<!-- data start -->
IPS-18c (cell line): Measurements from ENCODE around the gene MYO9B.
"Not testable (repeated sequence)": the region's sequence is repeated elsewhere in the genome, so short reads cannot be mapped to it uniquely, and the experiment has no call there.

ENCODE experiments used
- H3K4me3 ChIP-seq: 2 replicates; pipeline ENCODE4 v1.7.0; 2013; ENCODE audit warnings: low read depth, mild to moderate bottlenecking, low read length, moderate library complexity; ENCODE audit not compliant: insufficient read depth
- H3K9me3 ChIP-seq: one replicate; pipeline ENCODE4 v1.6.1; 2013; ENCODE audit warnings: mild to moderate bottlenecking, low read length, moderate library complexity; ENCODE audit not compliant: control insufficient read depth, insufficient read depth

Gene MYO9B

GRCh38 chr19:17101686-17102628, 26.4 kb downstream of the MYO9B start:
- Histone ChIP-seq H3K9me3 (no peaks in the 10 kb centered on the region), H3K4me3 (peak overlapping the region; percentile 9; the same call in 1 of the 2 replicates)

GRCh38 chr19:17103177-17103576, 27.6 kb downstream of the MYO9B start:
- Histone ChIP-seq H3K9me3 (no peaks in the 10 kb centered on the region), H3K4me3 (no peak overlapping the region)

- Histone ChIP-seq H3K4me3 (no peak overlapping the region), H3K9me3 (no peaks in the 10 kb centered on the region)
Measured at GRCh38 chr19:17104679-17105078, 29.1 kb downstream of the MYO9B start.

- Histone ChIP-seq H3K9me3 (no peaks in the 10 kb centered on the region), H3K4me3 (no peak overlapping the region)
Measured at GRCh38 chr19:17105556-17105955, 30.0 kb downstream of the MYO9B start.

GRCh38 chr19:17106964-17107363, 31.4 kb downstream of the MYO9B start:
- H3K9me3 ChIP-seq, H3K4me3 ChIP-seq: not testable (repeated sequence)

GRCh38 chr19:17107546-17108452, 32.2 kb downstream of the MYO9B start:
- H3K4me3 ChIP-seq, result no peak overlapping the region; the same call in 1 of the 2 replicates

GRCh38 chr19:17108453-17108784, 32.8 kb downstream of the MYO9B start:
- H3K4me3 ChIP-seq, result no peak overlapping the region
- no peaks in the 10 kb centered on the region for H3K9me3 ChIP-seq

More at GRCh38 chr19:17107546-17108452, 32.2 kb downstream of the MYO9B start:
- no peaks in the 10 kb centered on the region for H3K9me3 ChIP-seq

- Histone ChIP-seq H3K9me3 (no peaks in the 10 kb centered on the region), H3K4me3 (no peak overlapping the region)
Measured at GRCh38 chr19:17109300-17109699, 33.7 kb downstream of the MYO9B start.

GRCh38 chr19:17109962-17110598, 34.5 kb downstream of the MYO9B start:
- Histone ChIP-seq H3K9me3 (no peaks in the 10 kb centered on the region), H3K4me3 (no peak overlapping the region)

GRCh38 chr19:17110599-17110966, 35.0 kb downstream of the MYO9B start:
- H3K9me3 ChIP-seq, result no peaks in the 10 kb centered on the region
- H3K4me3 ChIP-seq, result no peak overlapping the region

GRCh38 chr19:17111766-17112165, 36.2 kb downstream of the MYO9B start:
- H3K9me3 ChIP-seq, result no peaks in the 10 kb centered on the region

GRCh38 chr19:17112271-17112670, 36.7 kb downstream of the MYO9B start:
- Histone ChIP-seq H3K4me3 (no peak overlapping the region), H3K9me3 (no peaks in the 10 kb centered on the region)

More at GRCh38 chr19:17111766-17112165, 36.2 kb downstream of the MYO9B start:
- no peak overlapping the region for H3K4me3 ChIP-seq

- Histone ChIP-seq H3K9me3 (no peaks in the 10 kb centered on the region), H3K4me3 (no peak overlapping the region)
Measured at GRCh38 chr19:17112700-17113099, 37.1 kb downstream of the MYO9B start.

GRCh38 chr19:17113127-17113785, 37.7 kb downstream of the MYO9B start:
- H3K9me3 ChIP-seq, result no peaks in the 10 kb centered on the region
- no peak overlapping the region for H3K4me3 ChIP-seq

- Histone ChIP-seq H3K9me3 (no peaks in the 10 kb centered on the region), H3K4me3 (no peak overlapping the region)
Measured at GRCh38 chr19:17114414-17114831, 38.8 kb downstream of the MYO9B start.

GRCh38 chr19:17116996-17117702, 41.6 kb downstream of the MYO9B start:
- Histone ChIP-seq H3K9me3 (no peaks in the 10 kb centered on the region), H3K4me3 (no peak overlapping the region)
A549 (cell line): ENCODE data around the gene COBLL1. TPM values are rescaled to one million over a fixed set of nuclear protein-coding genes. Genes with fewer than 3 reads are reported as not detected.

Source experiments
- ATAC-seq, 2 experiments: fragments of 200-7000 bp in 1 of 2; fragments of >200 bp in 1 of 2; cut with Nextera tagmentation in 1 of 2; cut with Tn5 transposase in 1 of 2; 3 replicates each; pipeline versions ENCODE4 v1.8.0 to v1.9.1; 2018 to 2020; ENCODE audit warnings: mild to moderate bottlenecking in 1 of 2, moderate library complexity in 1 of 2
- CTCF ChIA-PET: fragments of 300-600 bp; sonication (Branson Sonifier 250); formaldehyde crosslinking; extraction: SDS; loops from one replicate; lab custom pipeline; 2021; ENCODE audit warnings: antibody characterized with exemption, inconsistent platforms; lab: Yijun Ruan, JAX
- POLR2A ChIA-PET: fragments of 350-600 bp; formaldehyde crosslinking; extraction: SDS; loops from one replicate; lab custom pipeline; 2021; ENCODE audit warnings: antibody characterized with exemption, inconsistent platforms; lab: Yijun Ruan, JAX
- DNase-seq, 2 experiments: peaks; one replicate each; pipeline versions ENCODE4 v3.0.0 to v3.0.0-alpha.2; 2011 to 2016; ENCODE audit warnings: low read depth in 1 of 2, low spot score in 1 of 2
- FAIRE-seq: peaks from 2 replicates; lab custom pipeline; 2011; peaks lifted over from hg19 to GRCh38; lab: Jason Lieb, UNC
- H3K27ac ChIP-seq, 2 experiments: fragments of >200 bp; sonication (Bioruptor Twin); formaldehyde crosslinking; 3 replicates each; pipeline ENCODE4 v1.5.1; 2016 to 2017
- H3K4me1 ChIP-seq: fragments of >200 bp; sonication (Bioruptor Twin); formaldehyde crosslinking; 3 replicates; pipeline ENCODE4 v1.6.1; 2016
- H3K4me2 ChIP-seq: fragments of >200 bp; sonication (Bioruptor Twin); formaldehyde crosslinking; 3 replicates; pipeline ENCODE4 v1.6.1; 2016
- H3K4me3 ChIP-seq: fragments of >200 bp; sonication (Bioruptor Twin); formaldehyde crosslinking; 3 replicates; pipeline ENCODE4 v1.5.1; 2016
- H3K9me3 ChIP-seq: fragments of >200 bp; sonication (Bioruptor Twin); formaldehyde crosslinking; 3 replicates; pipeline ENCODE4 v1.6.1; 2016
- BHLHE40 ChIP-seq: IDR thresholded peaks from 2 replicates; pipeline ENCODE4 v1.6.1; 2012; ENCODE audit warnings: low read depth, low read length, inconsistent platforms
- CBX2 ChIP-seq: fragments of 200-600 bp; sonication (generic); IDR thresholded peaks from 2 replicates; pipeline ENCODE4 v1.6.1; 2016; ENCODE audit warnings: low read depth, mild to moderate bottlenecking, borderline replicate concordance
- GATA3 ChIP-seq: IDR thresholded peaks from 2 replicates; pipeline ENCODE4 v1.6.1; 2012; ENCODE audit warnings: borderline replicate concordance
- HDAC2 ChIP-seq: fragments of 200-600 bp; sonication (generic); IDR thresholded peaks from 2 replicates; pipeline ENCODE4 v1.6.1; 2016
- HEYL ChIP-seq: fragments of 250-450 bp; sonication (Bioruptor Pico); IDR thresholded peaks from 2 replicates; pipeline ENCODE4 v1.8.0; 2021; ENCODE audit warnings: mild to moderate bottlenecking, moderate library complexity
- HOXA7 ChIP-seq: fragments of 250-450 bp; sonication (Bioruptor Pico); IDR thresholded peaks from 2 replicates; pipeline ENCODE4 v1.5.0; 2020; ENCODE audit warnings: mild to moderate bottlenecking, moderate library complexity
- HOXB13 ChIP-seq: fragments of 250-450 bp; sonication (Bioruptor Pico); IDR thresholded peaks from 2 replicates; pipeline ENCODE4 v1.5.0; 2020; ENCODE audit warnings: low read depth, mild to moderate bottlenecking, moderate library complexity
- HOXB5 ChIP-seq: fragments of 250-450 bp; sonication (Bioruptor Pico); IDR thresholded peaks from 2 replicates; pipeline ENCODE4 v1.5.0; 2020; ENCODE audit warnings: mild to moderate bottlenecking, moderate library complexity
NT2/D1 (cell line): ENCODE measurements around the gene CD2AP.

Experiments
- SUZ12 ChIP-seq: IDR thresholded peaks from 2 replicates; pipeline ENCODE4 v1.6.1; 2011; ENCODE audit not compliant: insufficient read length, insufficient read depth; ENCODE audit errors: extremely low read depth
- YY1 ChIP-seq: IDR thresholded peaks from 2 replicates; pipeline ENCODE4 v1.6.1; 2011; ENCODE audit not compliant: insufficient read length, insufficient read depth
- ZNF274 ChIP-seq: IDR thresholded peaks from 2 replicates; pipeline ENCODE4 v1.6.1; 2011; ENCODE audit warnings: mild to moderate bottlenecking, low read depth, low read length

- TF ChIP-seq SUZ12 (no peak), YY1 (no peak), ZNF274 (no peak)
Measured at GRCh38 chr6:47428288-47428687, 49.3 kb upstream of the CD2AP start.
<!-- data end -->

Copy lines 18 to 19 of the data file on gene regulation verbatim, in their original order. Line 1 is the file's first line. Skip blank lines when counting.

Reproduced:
- H3K4me3 ChIP-seq, result no peak overlapping the region; the same call in 1 of the 2 replicates

GRCh38 chr19:17108453-17108784, 32.8 kb downstream of the MYO9B start: